How much is Robbie Williams worth?
|Net Worth:||$300 Million|
|Date of Birth:||February 13, 1974|
“Funniest bloke in the pub; ceaseless attention seeker; smokes too much; fit; super-bright but shockingly failed by the education system; naturally compulsive; and very, very good at appearing as if he lives in some sort of outer-sexual hinterland where anyone is game, so long as they adore him.” — Robbie Williams describing himself to the Observer
Who Is Robbie Williams
Robbie Williams’ parents divorced when he was 3, and he was raised by his mother along with his sister. With a reputation as a class clown, he failed high school and went to work as a salesman. His mother saw an advertisement for auditions for a boy band. She signed him up for the audition thinking he was talented at singing and acting. Robbie Williams was signed to the boy band Take That in 1990.
Robbie Williams’ performances for 375,000 fans over 3 nights at Knebworth Park in August 2003 is considered by many to be the largest UK rock concert ever.
Key Solo Albums:
- 1997 – Life Thru a Lens
- 1998 – I’ve Been Expecting You
- 2000 – Sing When You’re Winning
- 2005 – Intensive Care
Member Of Take That
Take That were formed in 1990 in Manchester, UK as a response to the success of American boy band New Kids On the Block. They hit the British charts before their debut album Take That and Party was launched in 1992. It included the top 10 hits “It Only Takes a Minute” and “Could It Be Magic.” The band first hit #1 in 1993 and racked up 7 #1 hits before Robbie Williams left in 1995 due to disagreements with the rest of the band.
Early Solo Career
Robbie Williams’ solo career began in rough fashion. He fought legal battles to extricate himself from a contract with Take That’s record label. Drugs and alcohol claimed a major role in his life, and he gained over 40 lbs. His first single, a remake of George Michael‘s “Freedom ’90” hit #2 on the UK pop chart, but Robbie Williams was soon in drug rehab at the Clouds House Drink and Drugs Rehabilitation Clinic.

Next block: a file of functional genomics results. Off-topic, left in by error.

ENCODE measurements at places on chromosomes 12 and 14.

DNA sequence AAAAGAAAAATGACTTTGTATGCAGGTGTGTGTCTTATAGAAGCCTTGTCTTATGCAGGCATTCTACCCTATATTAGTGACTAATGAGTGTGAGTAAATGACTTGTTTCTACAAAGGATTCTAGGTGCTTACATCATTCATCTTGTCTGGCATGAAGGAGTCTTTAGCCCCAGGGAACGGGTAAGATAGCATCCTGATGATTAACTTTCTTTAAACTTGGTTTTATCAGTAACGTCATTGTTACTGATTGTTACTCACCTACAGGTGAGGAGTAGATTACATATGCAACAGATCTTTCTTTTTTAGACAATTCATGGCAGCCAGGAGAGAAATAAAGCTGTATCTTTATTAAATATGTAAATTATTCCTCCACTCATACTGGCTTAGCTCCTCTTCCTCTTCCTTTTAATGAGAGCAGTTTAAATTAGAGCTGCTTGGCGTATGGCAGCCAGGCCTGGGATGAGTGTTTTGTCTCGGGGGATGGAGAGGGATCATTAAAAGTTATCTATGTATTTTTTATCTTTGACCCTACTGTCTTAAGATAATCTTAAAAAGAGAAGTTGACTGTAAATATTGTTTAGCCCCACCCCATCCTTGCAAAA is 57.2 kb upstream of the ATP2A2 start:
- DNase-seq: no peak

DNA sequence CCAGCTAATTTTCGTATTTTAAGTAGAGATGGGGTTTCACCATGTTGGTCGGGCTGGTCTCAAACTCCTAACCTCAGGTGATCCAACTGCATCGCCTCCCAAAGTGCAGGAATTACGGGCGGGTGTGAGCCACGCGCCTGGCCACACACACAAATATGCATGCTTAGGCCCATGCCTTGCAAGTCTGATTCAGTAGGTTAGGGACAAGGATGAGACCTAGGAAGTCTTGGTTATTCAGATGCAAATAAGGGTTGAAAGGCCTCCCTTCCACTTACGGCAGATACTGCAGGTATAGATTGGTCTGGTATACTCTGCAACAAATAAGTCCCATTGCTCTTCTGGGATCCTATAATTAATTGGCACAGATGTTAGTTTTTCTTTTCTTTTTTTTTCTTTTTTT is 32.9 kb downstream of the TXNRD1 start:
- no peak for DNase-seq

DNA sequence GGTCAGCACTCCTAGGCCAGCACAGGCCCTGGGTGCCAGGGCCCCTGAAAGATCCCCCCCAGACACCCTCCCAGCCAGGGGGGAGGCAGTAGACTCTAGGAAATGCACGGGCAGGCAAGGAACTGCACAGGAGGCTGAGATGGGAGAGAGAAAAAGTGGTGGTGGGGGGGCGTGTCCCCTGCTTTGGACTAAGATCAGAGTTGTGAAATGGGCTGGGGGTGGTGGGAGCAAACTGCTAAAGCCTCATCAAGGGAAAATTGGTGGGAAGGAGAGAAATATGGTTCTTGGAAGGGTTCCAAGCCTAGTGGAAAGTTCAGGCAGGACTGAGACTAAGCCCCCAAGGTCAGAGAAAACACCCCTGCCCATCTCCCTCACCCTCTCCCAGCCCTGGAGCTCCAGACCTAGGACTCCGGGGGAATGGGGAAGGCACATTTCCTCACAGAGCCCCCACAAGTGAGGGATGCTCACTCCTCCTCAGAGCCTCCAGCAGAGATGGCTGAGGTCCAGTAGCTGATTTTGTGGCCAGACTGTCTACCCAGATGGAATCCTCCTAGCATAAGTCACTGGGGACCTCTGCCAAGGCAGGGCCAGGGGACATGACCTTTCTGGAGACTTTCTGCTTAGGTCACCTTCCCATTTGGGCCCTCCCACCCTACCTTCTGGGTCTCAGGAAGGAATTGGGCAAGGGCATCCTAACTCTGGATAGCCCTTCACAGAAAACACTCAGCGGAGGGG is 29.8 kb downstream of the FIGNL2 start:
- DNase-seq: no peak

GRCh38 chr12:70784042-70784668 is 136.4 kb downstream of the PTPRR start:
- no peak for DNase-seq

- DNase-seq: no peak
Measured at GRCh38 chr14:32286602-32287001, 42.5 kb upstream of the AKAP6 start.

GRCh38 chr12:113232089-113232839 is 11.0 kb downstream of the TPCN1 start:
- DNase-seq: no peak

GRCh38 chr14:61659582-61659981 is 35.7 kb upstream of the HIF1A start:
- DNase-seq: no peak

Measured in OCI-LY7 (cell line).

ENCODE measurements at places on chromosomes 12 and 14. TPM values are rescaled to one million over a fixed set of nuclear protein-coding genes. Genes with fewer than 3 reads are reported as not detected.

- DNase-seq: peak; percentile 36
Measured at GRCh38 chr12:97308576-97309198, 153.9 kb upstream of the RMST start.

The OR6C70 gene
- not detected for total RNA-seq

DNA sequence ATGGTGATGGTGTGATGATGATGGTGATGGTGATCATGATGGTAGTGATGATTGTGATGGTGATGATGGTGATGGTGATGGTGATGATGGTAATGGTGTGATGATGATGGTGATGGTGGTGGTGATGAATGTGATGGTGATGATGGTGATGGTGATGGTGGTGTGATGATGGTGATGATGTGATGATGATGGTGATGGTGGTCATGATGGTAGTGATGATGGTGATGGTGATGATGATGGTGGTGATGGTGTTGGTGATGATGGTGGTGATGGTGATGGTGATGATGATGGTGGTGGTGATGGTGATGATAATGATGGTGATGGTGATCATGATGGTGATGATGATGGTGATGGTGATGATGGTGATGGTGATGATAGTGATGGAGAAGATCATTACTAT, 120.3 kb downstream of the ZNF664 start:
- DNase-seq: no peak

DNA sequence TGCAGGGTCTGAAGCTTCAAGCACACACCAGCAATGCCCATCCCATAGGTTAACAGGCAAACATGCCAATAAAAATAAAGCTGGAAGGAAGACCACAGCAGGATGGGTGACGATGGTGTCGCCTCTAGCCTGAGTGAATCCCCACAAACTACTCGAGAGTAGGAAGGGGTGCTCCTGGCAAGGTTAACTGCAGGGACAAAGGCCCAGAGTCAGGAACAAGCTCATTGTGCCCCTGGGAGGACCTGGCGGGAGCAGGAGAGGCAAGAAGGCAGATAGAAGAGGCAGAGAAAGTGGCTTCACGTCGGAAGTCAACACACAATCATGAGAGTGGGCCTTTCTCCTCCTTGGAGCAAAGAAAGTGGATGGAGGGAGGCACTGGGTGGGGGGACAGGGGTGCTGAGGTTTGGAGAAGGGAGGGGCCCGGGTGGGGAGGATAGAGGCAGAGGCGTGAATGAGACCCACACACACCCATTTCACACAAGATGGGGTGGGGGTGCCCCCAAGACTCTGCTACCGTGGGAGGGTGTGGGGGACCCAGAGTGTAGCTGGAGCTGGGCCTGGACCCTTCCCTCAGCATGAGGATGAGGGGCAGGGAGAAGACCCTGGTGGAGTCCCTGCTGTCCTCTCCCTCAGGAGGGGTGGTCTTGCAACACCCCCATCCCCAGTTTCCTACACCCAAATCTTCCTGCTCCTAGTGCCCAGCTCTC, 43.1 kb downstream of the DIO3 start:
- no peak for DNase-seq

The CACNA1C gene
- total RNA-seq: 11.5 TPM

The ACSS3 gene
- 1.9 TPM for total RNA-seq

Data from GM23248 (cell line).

After leaving the drug rehabilitation clinic, Robbie Williams’ career shot sharply upward. His second single “Old Before I Die”, released in 1997, reached #2 as well. It was followed by his first album Life Thru a Lens which hit #1 on the UK album chart. All of his subsequent studio albums have followed that pattern. His next single “Angels” topped the pop singles chart and became Williams’ biggest hit ever. British pop fans voted it the top UK single of the past 25 years in 2005.
World Pop Star and the Future
In subsequent years Robbie Williams has become one of the world’s biggest pop stars. However, he has failed to replicate that success in the U.S. He has never had a top 40 pop hit in the U.S., and Escapology, his biggest hit album in the U.S., only reached #43.
In the UK, Williams’ statistics are staggering. Since 1996 he has released 7 #1 hit albums and 22 top 10 hits singles. He has experienced similar success across Europe and in Australia. Robbie Williams is widely recognized as one of the world’s top pop stars.
Robbie Williams ended collaboration with his long-time songwriting partner Guy Chambers after his 2002 album Escapology. His 2005 album Intensive Care was composed of songs co-written by Stephen Duffy who was once a member of Duran Duran. Many music writers speculated that the break with Chambers would spell the beginning of the end for Robbie Williams, but his hit singles continued to flow.
Robbie Williams’ seventh solo album Rudebox was released in late 2006. It received mixed reviews from the music press and became the lowest selling album of his solo career. Rudebox was certified only double platinum for sales. For his next album Reality Killed the Video Star, Robbie Williams began writing songs with Guy Chambers again. The first single released in September 2009 is “Bodies.”